UPDATE 11:45 AM: It appears from radar/model trends that precipitation will move into Southwest Virginia near sunrise on Tuesday. With clear skies in the evening, some temperatures have dropped a bit lower than forecasts. Some bounce upward may occur with the onset of cloud cover, but it may have fallen just enough for a bit more widespread sleet and ice in the morning hours. Temperatures should still rise above freezing in most places by mid to late morning. END UPDATE
A winter storm warning has been posted late tonight and Tuesday for Floyd and Carroll counties, where a quarter inch of glaze ice is possible as sleet and freezing rain move in. Winter weather advisories are up for the remainder of our region as some sleet will change to spotty ice and then rain on Tuesday.
If you’ve lived in Southwest Virginia for several years, you know by now that the high terrain of Floyd and Carroll counties, often extending into the Bent Mountain area of extreme southern Roanoke County, is very often the bullseye for ice storms. As recently as Dec. 26, much of this area was suffering power outages and was iced in for days when most of the rest of Southwest Virginia experienced what was mainly just a nuisance mixed precipitation event. The Blue Ridge widens into more of a plateau in that region, rather than a sharp ridgeline, so it can be harder to sweep cold air away as it clings to the rolling and raised terrain, somewhat protected from southerly winds by even higher mountains to the south and southwest. It’s also susceptible to the easterly upslope winds lifting additional moisture, providing cooling with the lift even when the winds are blowing out of a “warm” southeast angle, and trapping cold air against the east side of the Blue Ridge even when it begins to be scoured out around it. It’s also just south enough to experience thicker moisture earlier in most events than locations farther north, which may have more time to warm above freezing before the bulk of the precipitation arrives. For these reasons, Floyd and Carroll counties have been placed under a winter storm warning for heavy ice, though even at that, it appears to be a low-end warning with a quarter-inch of ice accretion – the bottom boundary for an ice-inspired winter storm warning – expected in some spots. The National Weather Service ice accretion forecast map (scroll down on this link) shows exactly how spotty the icing early Tuesday morning is expected to be, with some spots like the floor of the Roanoke Valley seeing little or no appreciable ice and some higher elevations seeing a tenth or more of ice.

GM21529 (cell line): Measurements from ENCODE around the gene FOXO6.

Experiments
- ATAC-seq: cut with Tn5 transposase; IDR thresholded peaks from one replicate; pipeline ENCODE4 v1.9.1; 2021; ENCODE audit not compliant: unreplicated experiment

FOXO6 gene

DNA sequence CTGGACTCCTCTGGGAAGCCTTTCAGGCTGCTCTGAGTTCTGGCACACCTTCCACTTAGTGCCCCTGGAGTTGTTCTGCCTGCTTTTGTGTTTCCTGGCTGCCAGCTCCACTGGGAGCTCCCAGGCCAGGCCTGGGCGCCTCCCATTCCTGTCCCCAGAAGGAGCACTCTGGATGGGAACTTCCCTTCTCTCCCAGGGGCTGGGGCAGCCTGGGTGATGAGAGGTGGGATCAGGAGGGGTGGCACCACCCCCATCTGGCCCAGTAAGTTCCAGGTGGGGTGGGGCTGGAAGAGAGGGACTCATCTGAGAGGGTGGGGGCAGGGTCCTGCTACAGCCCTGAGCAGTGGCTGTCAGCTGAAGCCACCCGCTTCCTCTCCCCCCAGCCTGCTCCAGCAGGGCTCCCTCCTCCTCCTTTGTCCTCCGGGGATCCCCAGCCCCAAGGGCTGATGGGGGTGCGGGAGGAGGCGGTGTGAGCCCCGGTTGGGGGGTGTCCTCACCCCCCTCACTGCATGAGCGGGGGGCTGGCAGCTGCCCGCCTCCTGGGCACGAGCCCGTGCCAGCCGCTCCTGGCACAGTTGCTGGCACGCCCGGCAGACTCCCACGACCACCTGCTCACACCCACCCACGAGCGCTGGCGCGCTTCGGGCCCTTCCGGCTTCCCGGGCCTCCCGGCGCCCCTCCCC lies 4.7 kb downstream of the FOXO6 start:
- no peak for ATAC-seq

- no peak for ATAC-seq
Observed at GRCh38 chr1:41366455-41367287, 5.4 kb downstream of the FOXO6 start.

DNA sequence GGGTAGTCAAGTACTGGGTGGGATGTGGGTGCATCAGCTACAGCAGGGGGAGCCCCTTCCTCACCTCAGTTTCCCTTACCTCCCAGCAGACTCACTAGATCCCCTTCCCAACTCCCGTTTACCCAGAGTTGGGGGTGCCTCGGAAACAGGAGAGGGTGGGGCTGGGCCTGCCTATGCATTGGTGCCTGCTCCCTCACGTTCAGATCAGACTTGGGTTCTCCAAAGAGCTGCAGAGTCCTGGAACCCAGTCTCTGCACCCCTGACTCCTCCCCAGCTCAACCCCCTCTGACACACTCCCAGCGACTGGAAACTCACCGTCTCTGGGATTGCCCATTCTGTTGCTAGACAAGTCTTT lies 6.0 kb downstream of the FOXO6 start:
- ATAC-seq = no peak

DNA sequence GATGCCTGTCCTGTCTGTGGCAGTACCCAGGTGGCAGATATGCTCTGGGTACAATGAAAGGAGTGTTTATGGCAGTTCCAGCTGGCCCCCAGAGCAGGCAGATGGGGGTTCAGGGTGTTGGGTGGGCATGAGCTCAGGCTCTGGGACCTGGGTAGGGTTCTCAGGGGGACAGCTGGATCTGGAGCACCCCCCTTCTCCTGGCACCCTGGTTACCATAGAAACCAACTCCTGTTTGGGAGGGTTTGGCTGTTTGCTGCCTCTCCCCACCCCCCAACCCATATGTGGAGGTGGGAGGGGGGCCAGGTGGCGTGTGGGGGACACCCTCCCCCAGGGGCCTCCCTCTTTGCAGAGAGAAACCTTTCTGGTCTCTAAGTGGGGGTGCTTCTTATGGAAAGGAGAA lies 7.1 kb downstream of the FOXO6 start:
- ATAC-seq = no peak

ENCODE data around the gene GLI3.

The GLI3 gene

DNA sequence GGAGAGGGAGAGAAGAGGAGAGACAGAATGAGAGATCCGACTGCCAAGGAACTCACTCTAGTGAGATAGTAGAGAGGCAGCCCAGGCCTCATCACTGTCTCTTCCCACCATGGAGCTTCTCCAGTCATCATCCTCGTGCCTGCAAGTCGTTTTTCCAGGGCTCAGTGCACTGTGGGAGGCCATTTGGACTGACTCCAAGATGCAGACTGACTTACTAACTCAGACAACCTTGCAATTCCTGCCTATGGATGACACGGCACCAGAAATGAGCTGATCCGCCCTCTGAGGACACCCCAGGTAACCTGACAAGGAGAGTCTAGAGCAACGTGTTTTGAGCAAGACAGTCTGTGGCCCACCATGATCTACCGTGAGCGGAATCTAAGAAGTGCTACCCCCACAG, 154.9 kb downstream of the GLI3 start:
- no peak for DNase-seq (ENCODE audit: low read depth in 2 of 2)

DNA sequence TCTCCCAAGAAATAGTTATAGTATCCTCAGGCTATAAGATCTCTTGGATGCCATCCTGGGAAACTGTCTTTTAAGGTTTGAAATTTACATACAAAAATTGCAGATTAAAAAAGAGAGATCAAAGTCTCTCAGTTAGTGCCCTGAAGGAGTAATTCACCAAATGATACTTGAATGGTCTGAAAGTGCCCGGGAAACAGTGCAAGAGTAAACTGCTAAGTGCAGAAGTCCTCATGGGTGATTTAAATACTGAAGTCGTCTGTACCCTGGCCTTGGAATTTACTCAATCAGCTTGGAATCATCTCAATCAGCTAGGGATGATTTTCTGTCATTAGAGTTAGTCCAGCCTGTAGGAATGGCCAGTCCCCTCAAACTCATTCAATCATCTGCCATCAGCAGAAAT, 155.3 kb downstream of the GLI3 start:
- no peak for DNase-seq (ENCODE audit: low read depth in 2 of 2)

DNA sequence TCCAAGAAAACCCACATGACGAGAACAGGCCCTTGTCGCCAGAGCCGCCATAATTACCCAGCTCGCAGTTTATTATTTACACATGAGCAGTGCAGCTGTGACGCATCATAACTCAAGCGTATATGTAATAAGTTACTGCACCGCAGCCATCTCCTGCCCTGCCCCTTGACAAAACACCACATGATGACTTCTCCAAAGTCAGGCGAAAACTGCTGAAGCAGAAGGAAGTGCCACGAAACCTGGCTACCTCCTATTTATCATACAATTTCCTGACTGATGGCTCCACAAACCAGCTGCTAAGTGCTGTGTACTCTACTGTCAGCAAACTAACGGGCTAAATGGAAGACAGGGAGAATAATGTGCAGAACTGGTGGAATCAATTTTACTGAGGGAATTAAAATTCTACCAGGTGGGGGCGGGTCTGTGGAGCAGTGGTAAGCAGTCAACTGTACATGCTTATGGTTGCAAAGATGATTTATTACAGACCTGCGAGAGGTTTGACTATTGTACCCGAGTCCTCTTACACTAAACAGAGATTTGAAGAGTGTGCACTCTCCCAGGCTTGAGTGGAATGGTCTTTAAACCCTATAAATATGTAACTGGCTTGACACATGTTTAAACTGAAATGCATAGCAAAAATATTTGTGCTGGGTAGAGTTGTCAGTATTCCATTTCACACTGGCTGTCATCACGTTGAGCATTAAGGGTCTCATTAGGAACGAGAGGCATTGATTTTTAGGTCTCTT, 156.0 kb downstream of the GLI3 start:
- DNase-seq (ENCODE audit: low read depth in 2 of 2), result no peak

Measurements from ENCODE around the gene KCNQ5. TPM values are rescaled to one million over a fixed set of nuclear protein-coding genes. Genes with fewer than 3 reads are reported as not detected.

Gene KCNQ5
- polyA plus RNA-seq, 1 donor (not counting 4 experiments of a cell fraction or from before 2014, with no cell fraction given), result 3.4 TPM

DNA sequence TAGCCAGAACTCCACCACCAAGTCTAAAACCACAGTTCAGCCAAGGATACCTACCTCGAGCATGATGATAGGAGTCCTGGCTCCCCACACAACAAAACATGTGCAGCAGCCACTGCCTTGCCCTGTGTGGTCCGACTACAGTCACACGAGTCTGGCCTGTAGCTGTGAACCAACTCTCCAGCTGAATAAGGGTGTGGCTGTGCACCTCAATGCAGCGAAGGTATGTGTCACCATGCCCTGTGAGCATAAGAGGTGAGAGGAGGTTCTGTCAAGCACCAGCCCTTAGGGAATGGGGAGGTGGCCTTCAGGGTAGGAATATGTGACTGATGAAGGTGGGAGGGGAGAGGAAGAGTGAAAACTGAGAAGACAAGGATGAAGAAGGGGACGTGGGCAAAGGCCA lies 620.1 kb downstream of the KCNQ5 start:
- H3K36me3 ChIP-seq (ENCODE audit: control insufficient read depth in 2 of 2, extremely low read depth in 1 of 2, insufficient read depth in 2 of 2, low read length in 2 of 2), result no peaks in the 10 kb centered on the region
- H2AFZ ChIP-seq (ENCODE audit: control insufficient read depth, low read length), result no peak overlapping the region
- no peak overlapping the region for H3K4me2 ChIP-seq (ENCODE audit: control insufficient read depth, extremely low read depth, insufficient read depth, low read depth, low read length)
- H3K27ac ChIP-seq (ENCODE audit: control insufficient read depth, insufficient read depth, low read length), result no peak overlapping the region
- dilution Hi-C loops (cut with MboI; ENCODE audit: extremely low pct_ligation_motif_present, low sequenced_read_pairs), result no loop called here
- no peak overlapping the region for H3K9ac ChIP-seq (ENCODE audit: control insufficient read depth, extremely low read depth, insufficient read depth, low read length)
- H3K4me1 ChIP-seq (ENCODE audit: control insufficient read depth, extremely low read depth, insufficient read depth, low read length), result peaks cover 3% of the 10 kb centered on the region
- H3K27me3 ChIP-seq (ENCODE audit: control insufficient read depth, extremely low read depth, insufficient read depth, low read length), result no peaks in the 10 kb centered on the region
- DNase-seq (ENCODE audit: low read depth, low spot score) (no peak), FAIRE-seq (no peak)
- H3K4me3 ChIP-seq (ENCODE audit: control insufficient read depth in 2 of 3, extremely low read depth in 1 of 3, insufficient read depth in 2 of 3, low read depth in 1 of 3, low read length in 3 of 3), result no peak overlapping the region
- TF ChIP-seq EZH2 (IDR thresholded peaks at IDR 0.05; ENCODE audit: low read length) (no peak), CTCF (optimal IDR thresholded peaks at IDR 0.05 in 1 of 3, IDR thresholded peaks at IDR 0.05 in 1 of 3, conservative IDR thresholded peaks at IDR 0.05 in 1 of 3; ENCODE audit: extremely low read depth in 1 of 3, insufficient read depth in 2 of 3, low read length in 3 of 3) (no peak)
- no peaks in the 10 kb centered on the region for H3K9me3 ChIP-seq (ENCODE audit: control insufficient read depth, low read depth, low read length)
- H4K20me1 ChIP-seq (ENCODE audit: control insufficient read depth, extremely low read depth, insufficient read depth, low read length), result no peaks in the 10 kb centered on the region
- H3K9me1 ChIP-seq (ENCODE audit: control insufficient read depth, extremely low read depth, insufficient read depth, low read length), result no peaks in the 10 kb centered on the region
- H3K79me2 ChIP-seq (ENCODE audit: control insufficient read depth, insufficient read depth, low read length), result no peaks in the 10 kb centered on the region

Precipitation will begin moving into the region in the pre-dawn hours Tuesday, likely as a mix of rain, freezing rain and sleet, as evaporational cooling (precipitation drying and evaporating in dry layers of the atmosphere aloft, using heat in the evaporation process, and thereby cooling the air) brings temperatures to the 30-34 degree range across most of Southwest Virginia. The cooling may be deep enough to change all precipitation to sleet for a while at any location, allowing some sleet accumulation, maybe even a few wet snowflakes for a short time. Once warming aloft sweeping ahead of the low tracking well to our northwest (full extent of its effects on mulitple states listed here) takes hold in the upper layers, all precipitation will change to rain or freezing rain, depending on surface temperatures at specific locations. Slow warming should allow almost all locations to be rain by late morning – perhaps excluding a few stubborn iced-in spots on the Blue Ridge south of Roanoke and others where cold air becomes trapped between ridges north and west of Roanoke. Rainfall totals near an inch are expected across most of our region.
A windy, unseasonably cold regime with periodic snow showers – several days of snow squalls piling up inches in West Virginia’s high terrain, bleeding into some of the typical “snow belts” in the 3,500+ elevations of Virginia along the West Virginia border and west of I-77 – sets in late Wednesday through the weekend. There is some chance a stronger low tracks to our south by the middle of next week, with colder air remaining in place. It’s too far out to put much stock in, obviously, but the setup is favorable enough for a winter storm that it can’t be completely ignored, either.